At the end of last semester, I had big plans for the first Beer 101 of this year. I would kick it off with tales of brewery tours or drinking adventures I took over break. But as my break began to disappear, I realized the only two guarantees were that I would be traveling and drinking a good deal, a situation well-suited to being able to try new beers. Never without pen and paper, I chronicled each beer I drank and have compiled my list of the 10 best. None of these beers were purchased in Maine, and therefore I am unable to provide price or location, although I am sure many of the finalists are available at Uncle Tom's.

1. Harpoon 100 Barrel Series Weizenbock

Unfortunately, the best beer I drank this break is most likely the hardest to get. This weizenbock is the 21st addition to Harpoon's 100 Barrel Series, a showcase of special recipes developed by Harpoon brewmasters in which 100 barrels of each beer are produced. Available on tap only at the company's Boston and Vermont breweries, and in a limited quantity of bottles, the unique and special beers of the series are definitely worth a trip to either of the breweries for a pint or a 64-oz. growler to go.

Brewed with half wheat malt and half dark German barley, this exceptional beer combines the light and flavorful characteristics of a wheat beer with the body and complexity of a darker German ale, producing a beer that is both unique and complex. Pouring a dark brown, the beer opens up with a wheaty, caramelized malt that fades slowly into a smooth, slightly spicy, and alcoholic finish that exhibits the beer's 7.8 percent alcohol content, although not in an unpleasant way.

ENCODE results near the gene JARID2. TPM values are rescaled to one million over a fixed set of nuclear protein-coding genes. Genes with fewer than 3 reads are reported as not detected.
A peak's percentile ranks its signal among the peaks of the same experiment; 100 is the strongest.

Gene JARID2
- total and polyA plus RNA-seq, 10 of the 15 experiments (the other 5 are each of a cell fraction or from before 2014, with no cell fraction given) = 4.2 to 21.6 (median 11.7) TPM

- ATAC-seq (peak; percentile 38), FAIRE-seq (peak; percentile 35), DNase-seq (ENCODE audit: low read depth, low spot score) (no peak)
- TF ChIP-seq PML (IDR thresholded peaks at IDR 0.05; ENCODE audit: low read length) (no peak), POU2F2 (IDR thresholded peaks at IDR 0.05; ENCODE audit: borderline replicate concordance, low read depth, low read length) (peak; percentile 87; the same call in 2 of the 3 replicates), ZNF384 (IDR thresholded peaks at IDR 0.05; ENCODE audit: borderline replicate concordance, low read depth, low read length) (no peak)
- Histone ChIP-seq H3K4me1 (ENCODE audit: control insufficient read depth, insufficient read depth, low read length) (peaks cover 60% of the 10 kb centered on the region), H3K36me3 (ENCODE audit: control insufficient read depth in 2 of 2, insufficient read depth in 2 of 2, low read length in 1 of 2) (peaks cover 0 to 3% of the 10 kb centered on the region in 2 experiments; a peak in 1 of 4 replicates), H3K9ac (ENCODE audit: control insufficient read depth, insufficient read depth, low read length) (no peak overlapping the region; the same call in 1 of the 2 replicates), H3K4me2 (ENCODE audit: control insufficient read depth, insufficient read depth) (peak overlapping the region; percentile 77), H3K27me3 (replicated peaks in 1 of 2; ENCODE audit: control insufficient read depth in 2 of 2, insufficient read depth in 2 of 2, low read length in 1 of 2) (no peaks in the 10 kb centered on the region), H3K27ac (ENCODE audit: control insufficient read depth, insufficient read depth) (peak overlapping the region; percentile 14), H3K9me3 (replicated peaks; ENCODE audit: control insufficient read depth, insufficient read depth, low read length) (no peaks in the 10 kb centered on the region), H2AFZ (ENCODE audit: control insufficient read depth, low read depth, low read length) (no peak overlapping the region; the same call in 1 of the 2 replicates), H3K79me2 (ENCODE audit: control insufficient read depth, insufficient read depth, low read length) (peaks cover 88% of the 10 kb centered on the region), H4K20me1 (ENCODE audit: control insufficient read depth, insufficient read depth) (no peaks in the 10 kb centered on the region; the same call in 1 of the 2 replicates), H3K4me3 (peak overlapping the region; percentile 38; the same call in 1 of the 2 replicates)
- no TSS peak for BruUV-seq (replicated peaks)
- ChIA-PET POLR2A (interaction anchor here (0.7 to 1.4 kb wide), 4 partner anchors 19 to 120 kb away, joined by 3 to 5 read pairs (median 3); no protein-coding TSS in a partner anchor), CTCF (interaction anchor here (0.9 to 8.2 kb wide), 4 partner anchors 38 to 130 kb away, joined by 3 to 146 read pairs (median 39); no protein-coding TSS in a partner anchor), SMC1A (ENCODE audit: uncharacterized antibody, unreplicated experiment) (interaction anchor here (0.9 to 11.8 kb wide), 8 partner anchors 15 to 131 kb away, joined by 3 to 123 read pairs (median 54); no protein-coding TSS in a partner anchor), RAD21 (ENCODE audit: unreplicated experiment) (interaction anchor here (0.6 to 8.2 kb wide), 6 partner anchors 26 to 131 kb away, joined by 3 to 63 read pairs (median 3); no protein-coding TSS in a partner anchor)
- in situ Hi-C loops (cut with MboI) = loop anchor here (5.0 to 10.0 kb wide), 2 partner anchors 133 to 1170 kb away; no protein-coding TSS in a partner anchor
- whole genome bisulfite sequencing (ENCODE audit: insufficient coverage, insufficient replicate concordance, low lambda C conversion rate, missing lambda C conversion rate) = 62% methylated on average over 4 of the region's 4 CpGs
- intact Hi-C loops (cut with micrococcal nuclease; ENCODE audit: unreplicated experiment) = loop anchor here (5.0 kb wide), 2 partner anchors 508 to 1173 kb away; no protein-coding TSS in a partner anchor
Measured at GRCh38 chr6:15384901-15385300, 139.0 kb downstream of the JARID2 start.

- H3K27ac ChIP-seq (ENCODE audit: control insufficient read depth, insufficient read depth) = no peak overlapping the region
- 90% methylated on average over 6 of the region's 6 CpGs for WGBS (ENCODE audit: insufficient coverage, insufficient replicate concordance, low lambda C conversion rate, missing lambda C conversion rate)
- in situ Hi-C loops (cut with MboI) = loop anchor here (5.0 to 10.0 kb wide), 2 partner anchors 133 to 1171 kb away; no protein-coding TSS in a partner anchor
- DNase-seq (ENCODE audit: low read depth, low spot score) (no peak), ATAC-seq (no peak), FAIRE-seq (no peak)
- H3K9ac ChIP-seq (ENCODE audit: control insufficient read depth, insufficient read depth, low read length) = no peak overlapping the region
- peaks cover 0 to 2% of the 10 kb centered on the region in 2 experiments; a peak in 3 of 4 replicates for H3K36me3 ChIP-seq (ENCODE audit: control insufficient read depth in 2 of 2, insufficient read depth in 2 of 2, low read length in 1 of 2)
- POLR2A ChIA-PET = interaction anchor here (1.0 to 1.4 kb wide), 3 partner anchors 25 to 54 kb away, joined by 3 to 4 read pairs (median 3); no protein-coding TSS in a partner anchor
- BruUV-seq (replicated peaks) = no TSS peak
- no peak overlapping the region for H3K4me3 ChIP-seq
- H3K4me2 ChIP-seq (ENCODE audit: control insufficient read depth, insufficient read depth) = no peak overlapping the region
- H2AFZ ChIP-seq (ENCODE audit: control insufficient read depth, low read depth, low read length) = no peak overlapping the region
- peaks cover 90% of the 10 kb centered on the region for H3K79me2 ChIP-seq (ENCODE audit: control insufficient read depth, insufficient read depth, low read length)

2. Dogfish Head 90 Minute IPA

As the middle sibling in Dogfish Head's 60, 90 and 120 Minute IPA (India Pale Ale) family, this beer carries an overall rating of 99 on, as well as Esquire Magazine's designation as the "best IPA in America." With a great deal of hop aroma, the 90 Minute opens with a massive malt followed by a citrusy, piny burst of intense hop character. This beer risks being too bitter or hoppy for the masses, but it stands head and shoulders above the extensive field of microbrew IPAs currently available.

3. Young's Double Chocolate Stout

Pouring pitch black with a dense white head, this stout's nose is malty and roasty. A powerful, but not overly sweet, dark chocolate flavor comes out strong, accompanying a balanced and creamy malt and staying through until the roasty, dry finish. Overall, this beer is more reminiscent of a dry stout than a typically sweet chocolate stout. The addition of a perfect amount of dark chocolate adds an interesting and unique element to a very drinkable beer with milkshake-like smoothness.

4. Otter Creek Raspberry Brown Winter Ale

Typically, winter ales rely on spices and darker malts to add distinctiveness, but Vermont's Otter Creek Brewery in Middlebury has taken an atypical approach with its use of raspberry. Although initially skeptical of the viability of raspberry in a winter ale, I was awed by this beer's unique and effective use of the fruit. The balanced and natural raspberry comes through immediately in the beer's aroma and carries through the dark malt opening, moving into a rich and roasty finish. Dark yet refreshing, this beer distances itself from many other winter ales with its interesting and effective use of berry.